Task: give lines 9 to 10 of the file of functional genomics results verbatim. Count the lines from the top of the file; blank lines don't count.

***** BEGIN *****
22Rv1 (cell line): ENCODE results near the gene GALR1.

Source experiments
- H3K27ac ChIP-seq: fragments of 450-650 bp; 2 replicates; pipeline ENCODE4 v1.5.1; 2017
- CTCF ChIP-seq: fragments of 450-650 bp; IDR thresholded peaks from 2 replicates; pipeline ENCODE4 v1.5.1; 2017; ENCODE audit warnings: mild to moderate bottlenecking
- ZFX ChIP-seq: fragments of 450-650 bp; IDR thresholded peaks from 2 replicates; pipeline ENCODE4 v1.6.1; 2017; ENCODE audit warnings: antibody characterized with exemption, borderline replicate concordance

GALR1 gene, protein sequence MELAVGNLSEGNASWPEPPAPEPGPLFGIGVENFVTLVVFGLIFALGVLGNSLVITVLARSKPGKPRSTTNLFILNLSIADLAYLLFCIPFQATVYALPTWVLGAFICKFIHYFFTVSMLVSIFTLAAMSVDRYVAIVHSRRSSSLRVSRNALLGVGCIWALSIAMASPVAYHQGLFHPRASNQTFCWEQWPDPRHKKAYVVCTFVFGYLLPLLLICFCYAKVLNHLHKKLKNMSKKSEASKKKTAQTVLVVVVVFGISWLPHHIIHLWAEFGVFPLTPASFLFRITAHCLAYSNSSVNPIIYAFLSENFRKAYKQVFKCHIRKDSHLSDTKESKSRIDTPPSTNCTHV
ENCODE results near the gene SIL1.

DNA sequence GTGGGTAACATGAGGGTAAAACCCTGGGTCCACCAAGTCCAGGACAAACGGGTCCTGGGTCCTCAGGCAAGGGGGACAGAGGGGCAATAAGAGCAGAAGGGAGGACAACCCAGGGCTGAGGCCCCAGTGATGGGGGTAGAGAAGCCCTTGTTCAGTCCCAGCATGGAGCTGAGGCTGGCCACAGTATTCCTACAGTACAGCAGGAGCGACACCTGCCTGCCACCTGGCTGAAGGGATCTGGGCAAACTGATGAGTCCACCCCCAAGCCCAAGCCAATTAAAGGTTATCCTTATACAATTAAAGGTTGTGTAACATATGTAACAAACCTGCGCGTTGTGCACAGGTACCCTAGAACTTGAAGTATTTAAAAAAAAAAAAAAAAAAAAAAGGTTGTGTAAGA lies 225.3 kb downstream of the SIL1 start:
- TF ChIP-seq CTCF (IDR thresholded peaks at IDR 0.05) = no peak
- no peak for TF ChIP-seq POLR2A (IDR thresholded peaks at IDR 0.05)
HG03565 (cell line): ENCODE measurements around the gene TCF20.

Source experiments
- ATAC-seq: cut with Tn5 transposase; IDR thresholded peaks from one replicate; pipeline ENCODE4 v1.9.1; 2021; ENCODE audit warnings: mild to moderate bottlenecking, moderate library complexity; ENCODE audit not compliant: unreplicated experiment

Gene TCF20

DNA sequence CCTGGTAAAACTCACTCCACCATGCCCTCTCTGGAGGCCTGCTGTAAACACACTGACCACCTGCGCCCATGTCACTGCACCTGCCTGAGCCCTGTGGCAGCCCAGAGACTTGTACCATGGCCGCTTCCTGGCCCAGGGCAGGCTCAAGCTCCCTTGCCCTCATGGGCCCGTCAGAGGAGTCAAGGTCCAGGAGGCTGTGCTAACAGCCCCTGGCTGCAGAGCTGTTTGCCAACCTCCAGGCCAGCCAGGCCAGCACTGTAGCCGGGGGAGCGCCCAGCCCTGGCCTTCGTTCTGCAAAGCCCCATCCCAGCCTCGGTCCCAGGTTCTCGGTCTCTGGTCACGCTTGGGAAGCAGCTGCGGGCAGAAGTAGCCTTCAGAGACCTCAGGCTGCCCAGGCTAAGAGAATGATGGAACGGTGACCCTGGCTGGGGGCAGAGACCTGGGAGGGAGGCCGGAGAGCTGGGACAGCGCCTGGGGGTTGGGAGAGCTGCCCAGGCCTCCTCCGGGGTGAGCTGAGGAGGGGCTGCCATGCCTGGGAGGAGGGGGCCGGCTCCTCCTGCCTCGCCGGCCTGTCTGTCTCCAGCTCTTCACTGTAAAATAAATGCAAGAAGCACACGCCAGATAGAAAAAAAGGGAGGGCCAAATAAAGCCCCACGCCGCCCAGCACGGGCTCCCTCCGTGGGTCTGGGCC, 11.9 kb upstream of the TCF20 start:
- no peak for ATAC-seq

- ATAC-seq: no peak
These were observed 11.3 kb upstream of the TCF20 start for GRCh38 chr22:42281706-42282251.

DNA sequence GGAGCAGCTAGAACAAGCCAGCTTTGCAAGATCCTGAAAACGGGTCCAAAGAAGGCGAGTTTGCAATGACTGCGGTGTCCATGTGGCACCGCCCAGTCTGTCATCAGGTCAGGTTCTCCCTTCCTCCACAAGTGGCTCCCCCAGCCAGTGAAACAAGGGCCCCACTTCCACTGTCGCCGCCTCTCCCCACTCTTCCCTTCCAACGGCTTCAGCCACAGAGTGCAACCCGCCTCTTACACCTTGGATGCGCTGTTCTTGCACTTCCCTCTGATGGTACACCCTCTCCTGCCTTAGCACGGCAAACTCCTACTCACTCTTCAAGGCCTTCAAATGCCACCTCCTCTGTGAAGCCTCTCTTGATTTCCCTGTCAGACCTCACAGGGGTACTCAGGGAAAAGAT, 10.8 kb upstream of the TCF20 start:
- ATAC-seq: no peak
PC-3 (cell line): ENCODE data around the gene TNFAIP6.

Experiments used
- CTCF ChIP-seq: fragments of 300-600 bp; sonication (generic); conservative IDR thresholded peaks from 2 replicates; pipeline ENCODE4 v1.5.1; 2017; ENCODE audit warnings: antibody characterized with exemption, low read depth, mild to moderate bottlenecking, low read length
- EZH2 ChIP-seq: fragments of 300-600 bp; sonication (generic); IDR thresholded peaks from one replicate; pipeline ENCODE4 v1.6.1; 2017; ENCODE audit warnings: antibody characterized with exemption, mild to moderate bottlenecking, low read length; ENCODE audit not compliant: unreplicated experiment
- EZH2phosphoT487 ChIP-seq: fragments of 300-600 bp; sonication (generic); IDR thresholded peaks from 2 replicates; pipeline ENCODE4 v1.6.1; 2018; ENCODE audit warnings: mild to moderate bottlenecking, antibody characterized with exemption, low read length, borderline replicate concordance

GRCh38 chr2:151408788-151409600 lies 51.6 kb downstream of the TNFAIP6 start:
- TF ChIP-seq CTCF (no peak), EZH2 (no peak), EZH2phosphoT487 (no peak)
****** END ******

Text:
- TF ChIP-seq CTCF (IDR thresholded peaks at IDR 0.05) = no peak
- no peak for TF ChIP-seq POLR2A (IDR thresholded peaks at IDR 0.05)